Syed Badruddoza joins Department of Agricultural & Applied Economics
By: Norman Martin
Syed Badruddoza, an applied economist and statistician, has been named a research assistant professor with Texas Tech University's Department of Agricultural and Applied Economics, according to officials within the College of Agricultural Sciences and Natural Resources. He officially steps into his new research post on Sept. 1.
Badruddoza indicated that his expertise includes business analytics and market research using machine learning and econometric models. His research program broadly focuses on retail market analysis, agribusiness, and classifier regression models. He has been working with economists from the United States Department of Agriculture to understand the dynamics of the dairy industry using big data from grocery stores.
One of his primary goals here at Texas Tech is to research the marketing aspects of Texan agriculture using machine learning and data science techniques for improved prediction and pattern detection. The study develops causal and predictive models to help growers and businesses take more localized, timely, and efficient decisions for precision agriculture.
Before joining the Texas Tech faculty, Badruddoza worked as a consultant at the World Bank, Washington D.C., and served as a researcher in Bangladesh at the Institute for Inclusive Finance and Development, and Economic Research Group. His research on rural finance and businesses has been published by the World Bank and the International Food Policy Research Institute (IFPRI).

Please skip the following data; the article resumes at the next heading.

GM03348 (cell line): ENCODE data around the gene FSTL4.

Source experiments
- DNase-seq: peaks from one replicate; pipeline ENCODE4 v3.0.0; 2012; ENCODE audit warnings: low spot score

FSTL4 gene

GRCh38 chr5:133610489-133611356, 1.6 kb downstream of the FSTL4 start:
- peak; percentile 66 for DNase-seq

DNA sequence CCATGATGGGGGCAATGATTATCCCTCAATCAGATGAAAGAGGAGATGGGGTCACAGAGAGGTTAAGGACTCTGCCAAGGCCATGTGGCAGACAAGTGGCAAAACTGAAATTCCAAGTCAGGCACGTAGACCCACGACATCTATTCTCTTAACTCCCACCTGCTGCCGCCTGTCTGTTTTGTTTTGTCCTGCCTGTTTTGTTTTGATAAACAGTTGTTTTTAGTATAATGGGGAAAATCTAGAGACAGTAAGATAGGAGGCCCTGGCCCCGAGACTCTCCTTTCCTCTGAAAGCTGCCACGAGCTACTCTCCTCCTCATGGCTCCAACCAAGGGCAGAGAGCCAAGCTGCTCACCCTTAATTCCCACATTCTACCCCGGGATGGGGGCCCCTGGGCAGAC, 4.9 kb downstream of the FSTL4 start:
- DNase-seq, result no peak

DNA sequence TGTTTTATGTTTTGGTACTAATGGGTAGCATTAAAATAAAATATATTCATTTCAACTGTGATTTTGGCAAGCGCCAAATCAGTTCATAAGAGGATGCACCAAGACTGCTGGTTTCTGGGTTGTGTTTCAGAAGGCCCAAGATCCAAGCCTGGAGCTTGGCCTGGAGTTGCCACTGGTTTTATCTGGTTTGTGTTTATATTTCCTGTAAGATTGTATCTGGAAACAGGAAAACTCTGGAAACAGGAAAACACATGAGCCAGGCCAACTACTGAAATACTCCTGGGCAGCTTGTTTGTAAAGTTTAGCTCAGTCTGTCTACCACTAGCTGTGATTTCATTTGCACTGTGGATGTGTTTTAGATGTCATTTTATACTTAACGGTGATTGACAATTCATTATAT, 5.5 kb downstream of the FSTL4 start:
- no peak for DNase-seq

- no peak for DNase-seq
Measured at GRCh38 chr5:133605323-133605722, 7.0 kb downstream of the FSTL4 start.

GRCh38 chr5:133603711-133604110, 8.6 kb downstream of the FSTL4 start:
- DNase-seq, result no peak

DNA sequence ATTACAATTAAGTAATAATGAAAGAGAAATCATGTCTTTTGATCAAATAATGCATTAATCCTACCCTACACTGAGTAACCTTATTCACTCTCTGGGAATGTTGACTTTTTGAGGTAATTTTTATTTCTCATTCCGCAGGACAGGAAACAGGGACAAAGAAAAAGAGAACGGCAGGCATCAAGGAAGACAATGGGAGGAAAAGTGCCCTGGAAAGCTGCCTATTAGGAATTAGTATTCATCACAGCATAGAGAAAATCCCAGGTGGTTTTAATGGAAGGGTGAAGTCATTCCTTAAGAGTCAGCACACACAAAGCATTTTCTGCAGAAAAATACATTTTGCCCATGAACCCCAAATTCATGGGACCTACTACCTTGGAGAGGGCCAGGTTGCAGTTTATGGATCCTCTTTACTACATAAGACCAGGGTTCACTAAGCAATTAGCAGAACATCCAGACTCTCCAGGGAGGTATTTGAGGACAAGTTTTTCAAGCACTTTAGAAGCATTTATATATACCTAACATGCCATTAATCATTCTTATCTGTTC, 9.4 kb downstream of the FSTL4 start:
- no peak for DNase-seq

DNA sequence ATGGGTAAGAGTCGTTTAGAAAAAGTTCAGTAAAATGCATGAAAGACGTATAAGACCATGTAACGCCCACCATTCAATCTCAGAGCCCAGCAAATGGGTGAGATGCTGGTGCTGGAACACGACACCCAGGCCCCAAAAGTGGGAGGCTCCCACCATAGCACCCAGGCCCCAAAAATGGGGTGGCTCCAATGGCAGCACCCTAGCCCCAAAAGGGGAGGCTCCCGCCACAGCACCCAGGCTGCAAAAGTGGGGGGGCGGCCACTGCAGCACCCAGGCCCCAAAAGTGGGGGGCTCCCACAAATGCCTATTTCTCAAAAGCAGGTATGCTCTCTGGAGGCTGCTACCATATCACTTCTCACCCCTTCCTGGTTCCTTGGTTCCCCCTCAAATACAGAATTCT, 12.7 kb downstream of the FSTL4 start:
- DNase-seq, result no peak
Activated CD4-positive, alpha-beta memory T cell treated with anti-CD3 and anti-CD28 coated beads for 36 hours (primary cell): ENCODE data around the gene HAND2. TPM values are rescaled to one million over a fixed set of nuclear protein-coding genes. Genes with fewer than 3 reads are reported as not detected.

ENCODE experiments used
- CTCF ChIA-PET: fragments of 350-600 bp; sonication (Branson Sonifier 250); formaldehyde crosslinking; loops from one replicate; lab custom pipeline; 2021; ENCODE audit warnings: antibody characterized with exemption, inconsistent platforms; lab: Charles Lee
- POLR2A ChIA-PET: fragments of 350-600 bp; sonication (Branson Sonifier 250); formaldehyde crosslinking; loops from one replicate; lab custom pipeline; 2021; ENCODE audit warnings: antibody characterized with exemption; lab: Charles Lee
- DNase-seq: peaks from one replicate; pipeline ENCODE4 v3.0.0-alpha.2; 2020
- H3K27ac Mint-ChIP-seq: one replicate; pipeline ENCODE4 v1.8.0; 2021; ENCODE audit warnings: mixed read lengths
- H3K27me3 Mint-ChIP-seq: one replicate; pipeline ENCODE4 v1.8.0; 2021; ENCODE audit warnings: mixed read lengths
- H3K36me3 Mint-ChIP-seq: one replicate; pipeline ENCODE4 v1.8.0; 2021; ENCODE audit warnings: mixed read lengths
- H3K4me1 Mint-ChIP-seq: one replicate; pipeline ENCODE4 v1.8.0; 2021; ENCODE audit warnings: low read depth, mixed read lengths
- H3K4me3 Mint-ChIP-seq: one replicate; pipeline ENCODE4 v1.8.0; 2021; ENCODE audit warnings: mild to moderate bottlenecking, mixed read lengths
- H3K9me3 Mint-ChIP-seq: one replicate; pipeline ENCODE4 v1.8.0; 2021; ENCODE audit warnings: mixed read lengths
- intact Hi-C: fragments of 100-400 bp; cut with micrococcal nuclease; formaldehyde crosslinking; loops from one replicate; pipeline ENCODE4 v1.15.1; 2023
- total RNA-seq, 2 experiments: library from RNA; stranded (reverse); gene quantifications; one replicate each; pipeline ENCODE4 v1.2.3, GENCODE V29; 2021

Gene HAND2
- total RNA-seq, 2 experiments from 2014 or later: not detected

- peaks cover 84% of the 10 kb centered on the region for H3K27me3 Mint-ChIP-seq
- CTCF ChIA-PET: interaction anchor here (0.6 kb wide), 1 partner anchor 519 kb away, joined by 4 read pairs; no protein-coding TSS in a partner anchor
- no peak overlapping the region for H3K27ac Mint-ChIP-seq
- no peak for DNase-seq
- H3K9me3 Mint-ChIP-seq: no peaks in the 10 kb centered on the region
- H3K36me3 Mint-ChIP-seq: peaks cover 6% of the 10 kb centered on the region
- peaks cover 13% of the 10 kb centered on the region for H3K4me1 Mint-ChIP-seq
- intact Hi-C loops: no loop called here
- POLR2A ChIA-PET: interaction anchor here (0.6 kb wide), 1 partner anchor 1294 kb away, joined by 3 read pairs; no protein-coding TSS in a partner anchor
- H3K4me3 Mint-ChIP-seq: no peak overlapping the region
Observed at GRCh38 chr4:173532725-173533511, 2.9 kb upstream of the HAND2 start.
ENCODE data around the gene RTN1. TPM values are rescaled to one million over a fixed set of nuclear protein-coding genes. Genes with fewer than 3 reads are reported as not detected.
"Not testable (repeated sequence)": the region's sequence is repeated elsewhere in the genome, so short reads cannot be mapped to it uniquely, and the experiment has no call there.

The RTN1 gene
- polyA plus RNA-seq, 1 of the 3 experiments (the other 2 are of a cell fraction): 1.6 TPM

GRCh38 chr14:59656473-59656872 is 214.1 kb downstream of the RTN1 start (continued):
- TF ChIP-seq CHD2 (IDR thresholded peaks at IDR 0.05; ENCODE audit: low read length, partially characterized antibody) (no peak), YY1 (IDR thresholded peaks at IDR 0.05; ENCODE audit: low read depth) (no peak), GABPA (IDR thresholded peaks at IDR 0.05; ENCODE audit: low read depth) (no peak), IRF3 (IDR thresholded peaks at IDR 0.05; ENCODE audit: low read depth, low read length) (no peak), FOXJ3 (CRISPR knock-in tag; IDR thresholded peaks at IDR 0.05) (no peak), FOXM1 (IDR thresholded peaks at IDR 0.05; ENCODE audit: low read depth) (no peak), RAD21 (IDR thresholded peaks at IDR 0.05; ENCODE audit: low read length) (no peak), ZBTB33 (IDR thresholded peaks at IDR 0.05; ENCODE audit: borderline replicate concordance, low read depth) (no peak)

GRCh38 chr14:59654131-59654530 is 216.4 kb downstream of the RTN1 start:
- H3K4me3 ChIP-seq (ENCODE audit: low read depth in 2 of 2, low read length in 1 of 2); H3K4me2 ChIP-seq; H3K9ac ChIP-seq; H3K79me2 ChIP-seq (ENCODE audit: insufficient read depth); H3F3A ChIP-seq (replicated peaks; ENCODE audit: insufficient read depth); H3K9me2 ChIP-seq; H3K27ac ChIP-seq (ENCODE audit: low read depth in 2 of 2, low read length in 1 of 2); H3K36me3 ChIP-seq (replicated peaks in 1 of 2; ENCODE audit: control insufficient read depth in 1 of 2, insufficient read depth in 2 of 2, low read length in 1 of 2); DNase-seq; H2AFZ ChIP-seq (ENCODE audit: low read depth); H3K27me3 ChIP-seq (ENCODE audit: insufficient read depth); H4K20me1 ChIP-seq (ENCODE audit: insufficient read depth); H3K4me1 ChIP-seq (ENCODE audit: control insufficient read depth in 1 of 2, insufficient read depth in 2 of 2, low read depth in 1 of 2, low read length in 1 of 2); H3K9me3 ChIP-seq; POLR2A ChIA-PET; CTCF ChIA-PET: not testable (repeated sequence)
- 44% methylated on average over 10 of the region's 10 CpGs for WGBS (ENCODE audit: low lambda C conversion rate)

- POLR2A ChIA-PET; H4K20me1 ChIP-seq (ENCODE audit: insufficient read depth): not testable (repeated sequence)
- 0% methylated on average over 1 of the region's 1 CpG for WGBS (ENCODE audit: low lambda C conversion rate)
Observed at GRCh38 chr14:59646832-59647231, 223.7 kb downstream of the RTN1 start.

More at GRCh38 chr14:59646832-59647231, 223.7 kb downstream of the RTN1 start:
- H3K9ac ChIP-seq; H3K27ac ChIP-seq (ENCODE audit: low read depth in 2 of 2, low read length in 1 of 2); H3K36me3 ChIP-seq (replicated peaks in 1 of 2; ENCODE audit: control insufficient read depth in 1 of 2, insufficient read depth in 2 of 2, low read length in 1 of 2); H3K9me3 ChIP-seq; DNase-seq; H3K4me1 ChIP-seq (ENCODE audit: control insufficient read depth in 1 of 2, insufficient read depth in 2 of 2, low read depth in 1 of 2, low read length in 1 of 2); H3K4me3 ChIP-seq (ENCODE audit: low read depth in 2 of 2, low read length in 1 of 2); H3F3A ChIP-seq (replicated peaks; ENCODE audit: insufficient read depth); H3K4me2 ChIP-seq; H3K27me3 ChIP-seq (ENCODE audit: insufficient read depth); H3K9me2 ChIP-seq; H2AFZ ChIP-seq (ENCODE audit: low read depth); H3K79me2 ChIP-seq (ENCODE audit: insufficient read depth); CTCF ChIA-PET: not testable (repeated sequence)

He is currently collaborating with scientists from the University of California-Davis, Washington State University, and the University of Idaho to study consumers' perception of genome-edited livestock – a project awarded by the National Institute of Food and Agriculture (NIFA).
Badruddoza's bachelor's degree in economics is from the University of Dhaka in Bangladesh. He has a master's degree in applied financial economics from Illinois State University, and a master's degree in statistics from Washington State University. His doctorate in economics is from Washington State University. As a graduate instructor, he taught courses on microeconomics, macroeconomics, and international trade and finance at Washington State University.
Tech's Department of Agricultural and Applied Economics currently has 17 tenured/tenure-track faculty members, three adjunct faculty members, 470 undergraduate students and 73 graduate students. It offers bachelor's degrees in Agribusiness and Agricultural and Applied Economics; masters and doctorate degrees in Agricultural and Applied Economics, and a Masters of Agribusiness.
CONTACT: Phillip Johnson, chair and director of the Thornton Agricultural Finance Institute, Department of Agricultural and Applied Economics, Texas Tech University at (806) 834-0474 or firstname.lastname@example.org
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Editor: Norman Martin
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